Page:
Skip to main content



Quote: Chuck Wendig
·118 words·1 min
Quotes Publishing Writing
Write the thing you wanna write. You can be strategic and whatever, you can and maybe even should try to figure out what people want to read and what publishers are willing to buy, but at the end of the day, a whole lot of people in and around this industry know almost nothing for certain.
Quote: Robert Jackson Bennet
·50 words·1 min
Quotes Writing
Writing murder mysteries is largely a process of logistics, I think, ensuring that the timelines work and the right evidence gets in the right place at the right time. You essentially become the Jeff Bezos of killing dudes you just made up.


Quoting Chuck Wendig on defending your time for work
·275 words·2 mins
Quotes Writing
Some great advice from Chuck Wendig to start your new year. As a writer, everyone wants a piece of you. They treat the act of writing as an unserious endeavor, failing to see it as the result of the three corners of art, craft and work.


Tamsyn Muir On Meme References In Her Writing
·206 words·1 min
Articles Writing
The truth is that I am just a very referential writer. And my problem is that I’ve got a very Catholic taste. There’s a hell of a lot of Bible stuff in there too.


Nine Tips for a Legendary Campaign
··3991 words·19 mins
Articles Ttrpg Gaming Gm Tips Writing
So you’re getting ready to kick off a campaign for your gaming group? Before you even get started, ask yourself: are you looking to create a campaign that will simply be fun, or one that your players will be talking about for years to come?


New Fiction: A Heart Has Roots of Flame and Blood
·114 words·1 min
Articles Fiction Writing
I’ve posted a new short story in Ye Olde Fiction section. This one’s for anyone who’s felt alien, and trapped by the weight of their own feelings. It’s also a reminder that those feelings can have power, even if it manifests in unexpected ways.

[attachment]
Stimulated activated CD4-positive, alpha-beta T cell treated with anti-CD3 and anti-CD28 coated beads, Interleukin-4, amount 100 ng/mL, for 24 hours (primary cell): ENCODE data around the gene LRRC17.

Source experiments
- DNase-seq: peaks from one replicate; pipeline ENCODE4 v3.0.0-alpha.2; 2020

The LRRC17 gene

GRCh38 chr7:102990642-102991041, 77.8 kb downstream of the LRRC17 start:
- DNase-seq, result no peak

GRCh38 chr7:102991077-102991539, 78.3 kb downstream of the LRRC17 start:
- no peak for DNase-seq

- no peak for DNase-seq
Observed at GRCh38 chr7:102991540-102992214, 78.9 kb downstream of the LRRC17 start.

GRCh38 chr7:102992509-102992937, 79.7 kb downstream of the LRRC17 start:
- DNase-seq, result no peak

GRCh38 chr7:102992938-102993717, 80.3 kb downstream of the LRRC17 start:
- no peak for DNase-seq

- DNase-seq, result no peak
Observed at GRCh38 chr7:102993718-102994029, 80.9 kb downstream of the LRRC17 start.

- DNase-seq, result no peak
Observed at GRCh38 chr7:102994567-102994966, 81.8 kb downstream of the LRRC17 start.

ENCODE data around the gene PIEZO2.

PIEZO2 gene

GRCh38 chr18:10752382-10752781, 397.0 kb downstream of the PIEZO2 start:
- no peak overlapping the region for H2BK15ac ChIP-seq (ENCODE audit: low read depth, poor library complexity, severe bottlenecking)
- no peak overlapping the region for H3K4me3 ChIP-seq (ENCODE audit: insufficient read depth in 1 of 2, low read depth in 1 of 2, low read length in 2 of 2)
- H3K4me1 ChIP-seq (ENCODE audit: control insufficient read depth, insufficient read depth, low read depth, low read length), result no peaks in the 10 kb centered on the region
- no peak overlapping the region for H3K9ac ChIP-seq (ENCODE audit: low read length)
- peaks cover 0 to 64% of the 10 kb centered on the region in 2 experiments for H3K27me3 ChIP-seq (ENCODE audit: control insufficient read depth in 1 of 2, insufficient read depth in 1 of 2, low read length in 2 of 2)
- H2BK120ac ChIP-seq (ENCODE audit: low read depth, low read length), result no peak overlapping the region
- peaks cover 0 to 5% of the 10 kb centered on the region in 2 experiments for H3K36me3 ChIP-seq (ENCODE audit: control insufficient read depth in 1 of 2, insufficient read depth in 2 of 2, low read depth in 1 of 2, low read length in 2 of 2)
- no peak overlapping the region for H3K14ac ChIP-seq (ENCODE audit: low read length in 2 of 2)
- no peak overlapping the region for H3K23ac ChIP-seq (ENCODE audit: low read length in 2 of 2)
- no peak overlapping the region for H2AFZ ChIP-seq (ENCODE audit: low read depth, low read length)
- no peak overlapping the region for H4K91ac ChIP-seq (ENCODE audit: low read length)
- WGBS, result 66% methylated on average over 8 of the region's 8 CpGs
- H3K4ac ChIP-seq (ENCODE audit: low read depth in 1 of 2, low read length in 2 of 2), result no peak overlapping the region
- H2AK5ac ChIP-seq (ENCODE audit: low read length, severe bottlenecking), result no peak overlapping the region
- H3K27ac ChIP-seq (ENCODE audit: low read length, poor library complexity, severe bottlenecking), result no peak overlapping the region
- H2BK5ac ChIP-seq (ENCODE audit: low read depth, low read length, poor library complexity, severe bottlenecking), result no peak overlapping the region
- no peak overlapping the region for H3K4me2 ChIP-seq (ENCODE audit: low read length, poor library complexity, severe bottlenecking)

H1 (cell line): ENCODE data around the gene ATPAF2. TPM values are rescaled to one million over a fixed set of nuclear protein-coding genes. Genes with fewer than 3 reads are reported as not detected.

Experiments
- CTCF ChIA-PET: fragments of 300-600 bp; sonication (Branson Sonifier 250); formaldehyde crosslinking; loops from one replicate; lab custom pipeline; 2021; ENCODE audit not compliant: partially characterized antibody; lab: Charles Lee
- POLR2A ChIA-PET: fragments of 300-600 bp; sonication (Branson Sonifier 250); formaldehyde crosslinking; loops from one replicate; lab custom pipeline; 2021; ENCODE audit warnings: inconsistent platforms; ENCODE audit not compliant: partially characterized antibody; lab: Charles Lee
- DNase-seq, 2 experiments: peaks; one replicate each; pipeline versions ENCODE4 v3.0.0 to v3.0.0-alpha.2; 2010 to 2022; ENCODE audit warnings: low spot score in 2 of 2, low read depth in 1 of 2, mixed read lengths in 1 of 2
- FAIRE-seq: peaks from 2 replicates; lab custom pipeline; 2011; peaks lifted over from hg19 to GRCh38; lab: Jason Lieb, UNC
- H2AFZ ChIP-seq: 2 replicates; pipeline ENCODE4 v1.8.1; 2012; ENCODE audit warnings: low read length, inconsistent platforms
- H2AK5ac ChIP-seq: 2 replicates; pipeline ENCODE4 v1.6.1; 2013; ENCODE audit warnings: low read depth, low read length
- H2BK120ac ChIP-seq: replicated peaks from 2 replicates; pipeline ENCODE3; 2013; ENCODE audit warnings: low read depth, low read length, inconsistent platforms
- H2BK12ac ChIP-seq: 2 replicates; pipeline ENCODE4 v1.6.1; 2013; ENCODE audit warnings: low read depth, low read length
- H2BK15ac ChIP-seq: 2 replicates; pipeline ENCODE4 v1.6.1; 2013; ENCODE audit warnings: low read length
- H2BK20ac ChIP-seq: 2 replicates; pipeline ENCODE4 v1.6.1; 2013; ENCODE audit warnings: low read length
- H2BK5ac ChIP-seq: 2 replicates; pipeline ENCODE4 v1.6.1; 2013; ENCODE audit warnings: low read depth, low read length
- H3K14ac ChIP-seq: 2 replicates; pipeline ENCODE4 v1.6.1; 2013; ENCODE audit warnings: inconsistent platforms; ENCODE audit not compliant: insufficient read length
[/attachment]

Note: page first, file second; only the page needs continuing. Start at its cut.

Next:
New Fiction: Memories of Stars
·259 words·2 mins
Articles Fiction Meta Writing Featured
There’s a new short story in ye olde fiction section. Well, I say, “new”. This is actually a couple years old, but it felt like a good time to share it.


Writing Report Card: December 2017
·179 words·1 min
Articles Writing Submissions Report Card Publishing
Continuing my recurring feature where I publicly post a report card of fiction writing activity each month. This series is inspired by Aeryn Rudel’s blog Rejectomancy. Each month I’ll post a report card summarizing words written, submissions, rejections, and hopefully acceptances.


Writing Report Card: November 2017
·122 words·1 min
Articles Writing Submissions Report Card Publishing
Last month, I announced a new recurring feature where I’ll publicly post a report card of fiction writing activity each month. This series is inspired by Aeryn Rudel’s blog Rejectomancy. Each month I’ll post my results, summarizing words written, submissions, rejections, and hopefully acceptances.
Writing Report Card: October 2017
·246 words·2 mins
Articles Writing Submissions Report Card Publishing
I’ve been writing a lot more lately, shifting my work from a secret passion to more of a serious pursuit. The last few months I’ve been making steady progress on project DARK CONDUIT, and producing short stories which I’ve been submitting to fiction markets.
Goodnight, Writer's Ledger. Hello, Pacemaker.
·463 words·3 mins
Articles Writing Development